More Power – the Inspiration for Dyson® Vacuums

The third in our series on Genderblend™ design focuses on how the Dyson vacuum, and a whole product category that was traditionally female, was re-invented to appeal to men.

James Dyson met with company after company, and all rejected his concept, even though his technology worked better. They were too afraid to risk losing any share of the $500 million replacement bag market, rationalizing that their strong female consumer base would not like emptying a dirty, messy vacuum canister. Eventually James Dyson persevered, launching his own company in 1993. Within 22 months of its introduction in the United Kingdom, the Dyson became the best-selling vacuum to both men and women.

Dyson Vaccuum – Male Power Tool

More Power – Dyson focused on features and technology to create a better product. He solved a major problem women faced with bag-style vacuums: they only demonstrated maximum suction when a bag was empty. As the bag filled with even a small amount of dust, the suction diminished, reducing the machine’s effectiveness and creating the necessity of either more frequent vacuuming, or, longer vacuuming time to achieve a thorough cleaning. This problem inspired Dyson to develop technology that ensures  constant maximum suction to pick up more dirt and ultimately lead to cleaner floors faster. With the entrance of the Dyson vacuum, consumers face a tradeoff – bag vacuums with easy-to-use disposable bags, but less suction and less efficient cleaning (i.e. more time), versus better suction power, more efficient cleaning (i.e. less time) and a slightly messy canister.  More power and greater efficiency win.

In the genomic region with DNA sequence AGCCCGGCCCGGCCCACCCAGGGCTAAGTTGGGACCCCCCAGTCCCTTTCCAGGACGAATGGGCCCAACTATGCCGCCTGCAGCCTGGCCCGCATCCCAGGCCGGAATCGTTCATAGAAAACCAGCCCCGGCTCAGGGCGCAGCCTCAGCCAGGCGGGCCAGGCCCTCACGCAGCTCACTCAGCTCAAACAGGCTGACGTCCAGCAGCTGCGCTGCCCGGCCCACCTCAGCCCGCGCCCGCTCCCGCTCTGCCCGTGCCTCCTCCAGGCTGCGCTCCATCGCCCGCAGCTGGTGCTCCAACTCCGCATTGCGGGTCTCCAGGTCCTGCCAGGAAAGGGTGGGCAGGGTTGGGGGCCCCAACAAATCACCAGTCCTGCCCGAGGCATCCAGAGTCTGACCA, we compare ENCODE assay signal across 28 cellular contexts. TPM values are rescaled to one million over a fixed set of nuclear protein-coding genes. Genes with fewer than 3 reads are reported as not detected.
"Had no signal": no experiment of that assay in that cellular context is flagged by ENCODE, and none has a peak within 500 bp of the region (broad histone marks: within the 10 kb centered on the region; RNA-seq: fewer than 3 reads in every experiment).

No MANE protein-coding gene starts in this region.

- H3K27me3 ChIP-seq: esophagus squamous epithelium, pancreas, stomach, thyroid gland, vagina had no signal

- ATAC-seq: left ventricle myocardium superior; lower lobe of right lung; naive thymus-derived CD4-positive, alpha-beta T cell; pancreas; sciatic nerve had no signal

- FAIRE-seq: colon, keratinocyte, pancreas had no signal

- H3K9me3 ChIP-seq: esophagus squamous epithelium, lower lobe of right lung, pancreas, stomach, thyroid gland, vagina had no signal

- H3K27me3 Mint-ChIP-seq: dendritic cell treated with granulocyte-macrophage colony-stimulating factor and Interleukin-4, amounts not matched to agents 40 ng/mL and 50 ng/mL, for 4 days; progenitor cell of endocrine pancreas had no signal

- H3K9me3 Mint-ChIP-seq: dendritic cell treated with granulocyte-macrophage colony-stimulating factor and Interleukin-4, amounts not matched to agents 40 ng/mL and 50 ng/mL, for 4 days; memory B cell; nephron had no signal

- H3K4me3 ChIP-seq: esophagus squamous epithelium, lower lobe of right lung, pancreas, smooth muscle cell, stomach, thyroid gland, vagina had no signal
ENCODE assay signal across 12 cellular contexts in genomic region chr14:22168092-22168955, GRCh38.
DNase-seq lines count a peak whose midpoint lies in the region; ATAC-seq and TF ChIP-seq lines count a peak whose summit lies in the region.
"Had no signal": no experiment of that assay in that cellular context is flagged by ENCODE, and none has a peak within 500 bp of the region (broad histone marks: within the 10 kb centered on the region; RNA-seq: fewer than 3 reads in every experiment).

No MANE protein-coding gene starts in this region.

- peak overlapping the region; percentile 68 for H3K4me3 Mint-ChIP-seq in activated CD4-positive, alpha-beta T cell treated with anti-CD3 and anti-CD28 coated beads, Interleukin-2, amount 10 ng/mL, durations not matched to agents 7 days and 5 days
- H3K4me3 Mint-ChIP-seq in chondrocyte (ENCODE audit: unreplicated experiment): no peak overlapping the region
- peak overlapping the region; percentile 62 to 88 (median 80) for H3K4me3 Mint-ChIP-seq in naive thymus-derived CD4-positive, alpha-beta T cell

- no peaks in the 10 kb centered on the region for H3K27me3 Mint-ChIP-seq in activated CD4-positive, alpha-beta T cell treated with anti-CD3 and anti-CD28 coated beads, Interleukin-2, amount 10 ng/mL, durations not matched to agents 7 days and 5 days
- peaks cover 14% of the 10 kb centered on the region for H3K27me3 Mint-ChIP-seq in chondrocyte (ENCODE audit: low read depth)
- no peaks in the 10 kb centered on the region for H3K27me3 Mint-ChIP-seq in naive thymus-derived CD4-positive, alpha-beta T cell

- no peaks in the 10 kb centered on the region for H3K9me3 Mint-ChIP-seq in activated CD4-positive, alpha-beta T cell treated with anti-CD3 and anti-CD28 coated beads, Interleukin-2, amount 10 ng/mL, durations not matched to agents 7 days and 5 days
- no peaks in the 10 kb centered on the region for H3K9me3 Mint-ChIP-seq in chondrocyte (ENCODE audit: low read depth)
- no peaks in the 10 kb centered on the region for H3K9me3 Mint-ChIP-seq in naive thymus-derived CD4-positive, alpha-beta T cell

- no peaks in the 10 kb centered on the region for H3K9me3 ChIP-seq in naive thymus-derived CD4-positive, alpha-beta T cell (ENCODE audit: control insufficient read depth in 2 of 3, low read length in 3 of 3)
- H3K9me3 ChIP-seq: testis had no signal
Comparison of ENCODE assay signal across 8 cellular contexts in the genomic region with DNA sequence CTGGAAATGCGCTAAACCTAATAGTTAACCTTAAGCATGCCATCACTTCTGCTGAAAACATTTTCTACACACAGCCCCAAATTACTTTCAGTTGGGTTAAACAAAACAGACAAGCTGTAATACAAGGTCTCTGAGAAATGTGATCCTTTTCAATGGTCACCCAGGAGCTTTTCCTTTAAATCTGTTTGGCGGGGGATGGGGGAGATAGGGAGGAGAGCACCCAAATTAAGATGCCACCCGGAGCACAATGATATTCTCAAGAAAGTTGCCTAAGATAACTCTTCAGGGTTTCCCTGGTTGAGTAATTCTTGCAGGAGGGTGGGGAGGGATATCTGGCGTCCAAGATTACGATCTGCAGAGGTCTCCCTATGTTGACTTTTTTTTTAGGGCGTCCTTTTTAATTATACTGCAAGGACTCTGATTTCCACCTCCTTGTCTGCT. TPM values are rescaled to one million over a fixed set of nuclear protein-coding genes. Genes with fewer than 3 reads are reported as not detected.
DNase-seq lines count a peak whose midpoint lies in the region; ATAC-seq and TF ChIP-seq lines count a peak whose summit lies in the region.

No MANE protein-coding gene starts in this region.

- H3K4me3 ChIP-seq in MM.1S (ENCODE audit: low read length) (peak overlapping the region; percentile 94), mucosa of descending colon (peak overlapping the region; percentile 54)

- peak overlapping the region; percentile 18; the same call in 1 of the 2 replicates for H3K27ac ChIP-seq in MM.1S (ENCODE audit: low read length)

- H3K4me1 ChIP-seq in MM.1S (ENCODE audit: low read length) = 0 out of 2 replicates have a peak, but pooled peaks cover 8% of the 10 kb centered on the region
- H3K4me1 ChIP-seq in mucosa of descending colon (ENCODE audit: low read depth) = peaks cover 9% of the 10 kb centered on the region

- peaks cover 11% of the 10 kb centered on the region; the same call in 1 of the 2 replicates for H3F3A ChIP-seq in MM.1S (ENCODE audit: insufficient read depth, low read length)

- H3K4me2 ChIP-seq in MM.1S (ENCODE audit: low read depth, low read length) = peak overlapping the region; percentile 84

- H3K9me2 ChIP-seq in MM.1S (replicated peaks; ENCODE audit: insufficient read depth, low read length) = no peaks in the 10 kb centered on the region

Form & Function – Dyson’s background was Industrial Design and art, not engineering. So he believed the vacuum should not only perform better (improved function), but should make a visual statement (improved form). Perhaps because he is a man, or just to celebrate the new technology of cyclonic filters, he designed his product  to resemble a DeWalt or Stanley power tool rather than a traditional vacuum  (i.e. a “woman’s” tool). Not only did this make vacuuming more acceptable to men, it made it exciting!

Real Men Vacuum – Although Dyson may not have been thinking specifically of growing a male consumer base, by creating a cleaning power tool, he made it macho to vacuum. In  the process he also gave women a better functioning product that does more of what they want. Besides, you can never go wrong fulfilling a woman’s fantasy…a guy who cleans!

Next up in our Genderblend™ Design Series, how Weber Grills missed the mark with women and men in the design of gas grills.

About Hazz Design: Graduates of Rhode Island School of Design, Tracy and Tom have been working and designing together for most of their two- decade marriage. Their shared vision that good design should never cost more, that there is always a solution, and that one- plus-one can have an exponential result has earned them career expanding projects, multiple design awards, more than two dozen patents, two children and a finely tuned relationship.

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